The Valuation of American Calls on Futures Contracts: A Comparison of Methods

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The Valuation of American Calls on Futures Contracts: A Comparison of Methods

Abstract

This study extends the analysis of approximation methods for pricing

American call options on futures contracts. Whereas previous studies

have adopted a specific method as giving the true values of American

options and then used those values as a basis for evaluating the

European model, the present study develops binomial as well as both

explicit and implicit finite difference approximations and then compares

their predictions for a range of parameter values and futures prices.

Introduction

In recent years, there has been a proliferation of traded securities whose values are derived directly from the values of other assets. Among these securities are options written on futures contracts. Although such options have been in existence in Europe for many years, they only recently have become available in North America. In 1982, the United States Commodity Futures Trading Commission allowed each commodity exchange to trade options on one of its futures contracts. Since then trading in futures options has been initiated on every major exchange. The underlying spot assets include financial instruments such as bonds, Eurodollars, stock indices, foreign currencies, precious metals, and agricultural products.

The growth in interest in futures options within the investment community has been matched by a number of recent efforts to derive models for pricing them. The first such effort was that of Black[2], who derives a model for pricing European options on forward contracts that is identical in form to the well known Black-Scholes[3] formula. Under the assumption of a nonstochastic risk free rate of interest, Cox, Ingersoll, and Ross[8] have shown that Black's model can be applied to the pricing of options on futures as well.(1) As Brenner, Courtadon, and Subrahmanyan[6] have pointed out, however, it may be optimal to exercise an American call on a futures contract before expiration. If so, the use of Black's pricing model will give inexact solutions.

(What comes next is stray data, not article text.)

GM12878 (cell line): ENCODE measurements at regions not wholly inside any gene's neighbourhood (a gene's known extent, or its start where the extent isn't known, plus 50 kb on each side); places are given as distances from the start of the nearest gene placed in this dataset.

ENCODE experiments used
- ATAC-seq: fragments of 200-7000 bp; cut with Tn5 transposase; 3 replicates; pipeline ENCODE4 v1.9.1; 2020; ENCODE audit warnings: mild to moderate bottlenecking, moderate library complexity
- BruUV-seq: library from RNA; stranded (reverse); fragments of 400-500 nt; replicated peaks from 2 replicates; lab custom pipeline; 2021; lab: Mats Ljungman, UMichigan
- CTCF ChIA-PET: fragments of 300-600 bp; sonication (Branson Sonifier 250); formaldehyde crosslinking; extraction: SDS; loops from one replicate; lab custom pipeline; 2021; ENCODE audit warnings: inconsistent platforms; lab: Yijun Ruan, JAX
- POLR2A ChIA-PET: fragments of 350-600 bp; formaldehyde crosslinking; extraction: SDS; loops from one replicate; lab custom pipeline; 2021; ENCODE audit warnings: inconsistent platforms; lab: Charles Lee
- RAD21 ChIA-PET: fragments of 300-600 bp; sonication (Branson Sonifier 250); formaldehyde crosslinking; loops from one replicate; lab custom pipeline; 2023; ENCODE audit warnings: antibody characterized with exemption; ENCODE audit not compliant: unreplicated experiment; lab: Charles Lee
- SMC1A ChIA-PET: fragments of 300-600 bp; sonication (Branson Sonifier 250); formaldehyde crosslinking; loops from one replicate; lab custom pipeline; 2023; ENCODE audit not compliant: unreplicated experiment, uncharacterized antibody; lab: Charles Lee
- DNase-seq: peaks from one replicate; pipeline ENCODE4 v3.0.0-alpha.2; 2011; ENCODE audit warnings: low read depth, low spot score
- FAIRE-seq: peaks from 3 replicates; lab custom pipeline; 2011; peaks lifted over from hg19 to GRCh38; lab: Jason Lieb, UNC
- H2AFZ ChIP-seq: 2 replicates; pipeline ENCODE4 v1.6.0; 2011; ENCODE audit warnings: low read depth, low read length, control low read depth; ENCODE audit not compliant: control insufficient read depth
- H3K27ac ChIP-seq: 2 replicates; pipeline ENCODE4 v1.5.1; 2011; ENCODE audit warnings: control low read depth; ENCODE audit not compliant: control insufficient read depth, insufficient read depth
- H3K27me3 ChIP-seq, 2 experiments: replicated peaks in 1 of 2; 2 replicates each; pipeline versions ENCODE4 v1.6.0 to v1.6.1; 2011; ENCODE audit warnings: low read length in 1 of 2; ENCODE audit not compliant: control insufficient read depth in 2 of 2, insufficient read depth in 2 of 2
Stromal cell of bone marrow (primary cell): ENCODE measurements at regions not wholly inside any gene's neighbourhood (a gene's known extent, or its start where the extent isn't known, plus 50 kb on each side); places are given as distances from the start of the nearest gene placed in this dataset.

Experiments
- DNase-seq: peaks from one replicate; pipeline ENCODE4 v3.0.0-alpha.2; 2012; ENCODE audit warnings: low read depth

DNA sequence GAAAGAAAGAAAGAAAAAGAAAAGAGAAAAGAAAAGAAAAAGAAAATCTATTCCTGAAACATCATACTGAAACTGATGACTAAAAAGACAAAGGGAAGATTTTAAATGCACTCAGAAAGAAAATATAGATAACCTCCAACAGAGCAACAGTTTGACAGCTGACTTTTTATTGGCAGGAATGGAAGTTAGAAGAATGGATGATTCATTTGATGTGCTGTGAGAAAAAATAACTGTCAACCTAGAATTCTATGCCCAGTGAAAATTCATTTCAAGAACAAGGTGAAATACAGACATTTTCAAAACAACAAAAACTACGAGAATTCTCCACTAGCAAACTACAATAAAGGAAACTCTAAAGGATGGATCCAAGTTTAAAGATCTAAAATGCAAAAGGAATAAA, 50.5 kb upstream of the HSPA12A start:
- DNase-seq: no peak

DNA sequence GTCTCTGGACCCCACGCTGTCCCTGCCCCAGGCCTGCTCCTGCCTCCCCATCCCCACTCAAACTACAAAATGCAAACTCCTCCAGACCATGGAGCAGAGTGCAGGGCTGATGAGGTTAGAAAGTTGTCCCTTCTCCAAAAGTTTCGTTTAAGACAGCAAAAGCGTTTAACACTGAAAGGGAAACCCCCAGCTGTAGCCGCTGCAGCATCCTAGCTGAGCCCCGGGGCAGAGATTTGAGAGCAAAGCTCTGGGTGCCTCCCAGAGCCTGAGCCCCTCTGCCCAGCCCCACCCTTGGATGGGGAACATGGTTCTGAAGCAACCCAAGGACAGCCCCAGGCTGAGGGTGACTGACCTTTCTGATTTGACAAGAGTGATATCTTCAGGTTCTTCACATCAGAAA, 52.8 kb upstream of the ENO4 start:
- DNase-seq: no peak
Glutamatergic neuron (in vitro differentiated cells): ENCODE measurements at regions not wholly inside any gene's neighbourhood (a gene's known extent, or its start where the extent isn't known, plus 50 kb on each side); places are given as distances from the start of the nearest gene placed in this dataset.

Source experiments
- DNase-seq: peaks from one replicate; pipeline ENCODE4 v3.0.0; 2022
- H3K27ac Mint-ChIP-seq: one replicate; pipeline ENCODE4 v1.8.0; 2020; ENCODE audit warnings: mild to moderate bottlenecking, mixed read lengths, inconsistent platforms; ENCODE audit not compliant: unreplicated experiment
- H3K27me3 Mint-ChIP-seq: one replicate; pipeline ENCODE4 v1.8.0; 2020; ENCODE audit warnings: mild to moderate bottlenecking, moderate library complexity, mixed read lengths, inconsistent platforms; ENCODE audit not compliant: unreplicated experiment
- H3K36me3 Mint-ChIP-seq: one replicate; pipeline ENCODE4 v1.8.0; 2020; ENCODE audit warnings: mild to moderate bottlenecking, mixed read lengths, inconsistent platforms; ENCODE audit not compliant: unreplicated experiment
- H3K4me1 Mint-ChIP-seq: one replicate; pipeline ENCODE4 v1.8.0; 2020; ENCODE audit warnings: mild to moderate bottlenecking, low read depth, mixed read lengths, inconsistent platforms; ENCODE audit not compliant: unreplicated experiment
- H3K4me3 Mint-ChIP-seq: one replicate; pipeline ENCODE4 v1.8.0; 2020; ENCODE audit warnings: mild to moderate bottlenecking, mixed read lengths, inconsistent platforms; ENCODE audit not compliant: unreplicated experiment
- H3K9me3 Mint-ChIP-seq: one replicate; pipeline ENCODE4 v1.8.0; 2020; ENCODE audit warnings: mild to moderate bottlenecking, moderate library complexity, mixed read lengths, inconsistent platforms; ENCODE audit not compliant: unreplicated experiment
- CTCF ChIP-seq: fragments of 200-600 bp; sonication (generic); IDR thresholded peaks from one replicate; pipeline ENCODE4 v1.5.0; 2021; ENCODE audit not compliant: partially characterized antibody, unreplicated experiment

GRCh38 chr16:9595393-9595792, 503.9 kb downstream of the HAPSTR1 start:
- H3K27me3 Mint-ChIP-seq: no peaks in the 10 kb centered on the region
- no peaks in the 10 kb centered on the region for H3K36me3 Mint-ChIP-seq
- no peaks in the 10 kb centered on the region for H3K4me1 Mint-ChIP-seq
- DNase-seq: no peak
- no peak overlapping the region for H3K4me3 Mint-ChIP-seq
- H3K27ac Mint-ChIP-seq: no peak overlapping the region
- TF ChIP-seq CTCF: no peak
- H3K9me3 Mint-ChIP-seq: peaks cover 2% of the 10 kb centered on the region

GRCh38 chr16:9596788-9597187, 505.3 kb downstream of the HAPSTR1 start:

The importance of the early exercise feature in pricing American options also has been studied by Courtadon[7], who analyzes Treasury bond options on both the spot and futures instruments, and Ramaswamy and Sundaresan [14], who compare options on stock indices with options on stock index futures. In the absence of an exact analytic solution to the pricing of the futures options, the latter authors employ the implicit finite difference approximation method. Whaley[16,17] similarly has calculated the prices of American calls on futur es using the Geske-Johnson[10] compound option approach and a quadratic approximation approach derived by Barone-Adesi and Whaley[1]. Finally, Shastri and Tandon[15] recently have compared the pricing performance of Black's European option model with that of a variation of Geske and Johnson's approximation formula.

Ramaswamy and Sundaresan infer, on the basis of their application of the implicit finite difference technique, that the value of the opportunity to exercise early was small. For out-of-the-money options, Whaley also finds that the prices obtained using the Black model were similar to those obtained using numerical methods, whereas for in-the-money-options, "the early exercise privilege contribute[d] meaningfully to the futures option value"[17] Similarly, Shastri and Tandon conclude that Black's model can be used to price American options on futures "if the option is not deep in the money and is near maturity" (p. 613). They also note that it performs well when the volatility of the futures price and the level of the risk free interest rate are low.

The present paper extends the analysis of approximation methods for pricing American call options on futures contracts. Whereas previous studies have adopted a specific method as giving the true values of American options and then used those values as a basis for evaluating the European model, the present study develops alternative approximation methods and then compares their respective predictions for a range of parameter values and futures prices. …